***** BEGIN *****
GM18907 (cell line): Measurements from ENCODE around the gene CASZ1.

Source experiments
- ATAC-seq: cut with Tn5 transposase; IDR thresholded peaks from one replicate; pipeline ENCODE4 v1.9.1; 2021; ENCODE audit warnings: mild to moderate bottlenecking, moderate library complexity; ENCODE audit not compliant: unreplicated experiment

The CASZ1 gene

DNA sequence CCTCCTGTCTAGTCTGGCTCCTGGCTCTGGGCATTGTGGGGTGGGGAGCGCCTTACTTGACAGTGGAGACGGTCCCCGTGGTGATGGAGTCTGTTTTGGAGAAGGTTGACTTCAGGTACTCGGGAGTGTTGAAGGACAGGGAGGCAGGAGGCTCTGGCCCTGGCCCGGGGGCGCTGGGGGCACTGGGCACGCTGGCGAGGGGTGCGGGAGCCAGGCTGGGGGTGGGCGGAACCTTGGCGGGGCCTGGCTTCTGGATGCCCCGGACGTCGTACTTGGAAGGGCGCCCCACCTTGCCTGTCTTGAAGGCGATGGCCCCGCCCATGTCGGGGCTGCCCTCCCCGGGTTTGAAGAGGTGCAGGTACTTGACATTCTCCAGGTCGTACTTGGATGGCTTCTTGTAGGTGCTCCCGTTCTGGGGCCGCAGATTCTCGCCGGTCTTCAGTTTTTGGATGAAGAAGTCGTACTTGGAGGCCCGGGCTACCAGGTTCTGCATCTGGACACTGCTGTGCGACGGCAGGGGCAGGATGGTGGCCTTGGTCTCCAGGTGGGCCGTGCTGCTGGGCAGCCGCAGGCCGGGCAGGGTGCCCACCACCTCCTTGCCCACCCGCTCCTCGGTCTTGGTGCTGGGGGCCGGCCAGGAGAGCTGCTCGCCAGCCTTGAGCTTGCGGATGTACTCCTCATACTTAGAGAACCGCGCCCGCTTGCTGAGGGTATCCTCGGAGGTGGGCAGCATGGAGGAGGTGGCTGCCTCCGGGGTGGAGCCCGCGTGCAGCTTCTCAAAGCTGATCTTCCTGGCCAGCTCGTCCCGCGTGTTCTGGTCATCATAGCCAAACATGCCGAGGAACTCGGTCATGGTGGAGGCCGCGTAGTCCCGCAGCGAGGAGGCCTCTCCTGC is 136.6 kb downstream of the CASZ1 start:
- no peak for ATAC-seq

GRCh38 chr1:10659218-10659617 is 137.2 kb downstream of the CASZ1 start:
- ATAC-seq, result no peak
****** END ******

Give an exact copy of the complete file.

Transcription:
GM18907 (cell line): Measurements from ENCODE around the gene CASZ1.

Source experiments
- ATAC-seq: cut with Tn5 transposase; IDR thresholded peaks from one replicate; pipeline ENCODE4 v1.9.1; 2021; ENCODE audit warnings: mild to moderate bottlenecking, moderate library complexity; ENCODE audit not compliant: unreplicated experiment

The CASZ1 gene

DNA sequence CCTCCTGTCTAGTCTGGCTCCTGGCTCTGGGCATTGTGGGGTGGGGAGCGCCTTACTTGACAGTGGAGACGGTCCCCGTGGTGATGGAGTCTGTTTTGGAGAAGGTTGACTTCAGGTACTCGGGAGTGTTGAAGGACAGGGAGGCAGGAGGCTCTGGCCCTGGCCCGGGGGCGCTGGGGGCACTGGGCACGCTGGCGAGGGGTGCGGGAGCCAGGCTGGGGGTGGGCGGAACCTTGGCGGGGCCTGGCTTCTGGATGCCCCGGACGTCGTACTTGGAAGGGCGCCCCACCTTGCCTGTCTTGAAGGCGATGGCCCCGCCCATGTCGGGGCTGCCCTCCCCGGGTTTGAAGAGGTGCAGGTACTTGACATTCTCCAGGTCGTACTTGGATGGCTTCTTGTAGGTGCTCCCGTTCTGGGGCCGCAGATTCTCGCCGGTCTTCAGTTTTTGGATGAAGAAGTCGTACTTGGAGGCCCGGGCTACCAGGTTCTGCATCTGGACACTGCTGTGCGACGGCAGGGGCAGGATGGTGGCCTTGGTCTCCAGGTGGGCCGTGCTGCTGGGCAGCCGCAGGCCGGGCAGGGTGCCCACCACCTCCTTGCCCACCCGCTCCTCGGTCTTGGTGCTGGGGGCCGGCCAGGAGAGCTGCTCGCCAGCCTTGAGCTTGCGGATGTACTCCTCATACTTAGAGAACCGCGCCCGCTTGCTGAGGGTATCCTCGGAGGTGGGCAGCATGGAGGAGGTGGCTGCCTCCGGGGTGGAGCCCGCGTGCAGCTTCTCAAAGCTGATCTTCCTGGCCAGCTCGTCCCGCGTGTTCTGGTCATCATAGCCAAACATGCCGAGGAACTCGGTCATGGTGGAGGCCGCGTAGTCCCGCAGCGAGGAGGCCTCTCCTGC is 136.6 kb downstream of the CASZ1 start:
- no peak for ATAC-seq

GRCh38 chr1:10659218-10659617 is 137.2 kb downstream of the CASZ1 start:
- ATAC-seq, result no peak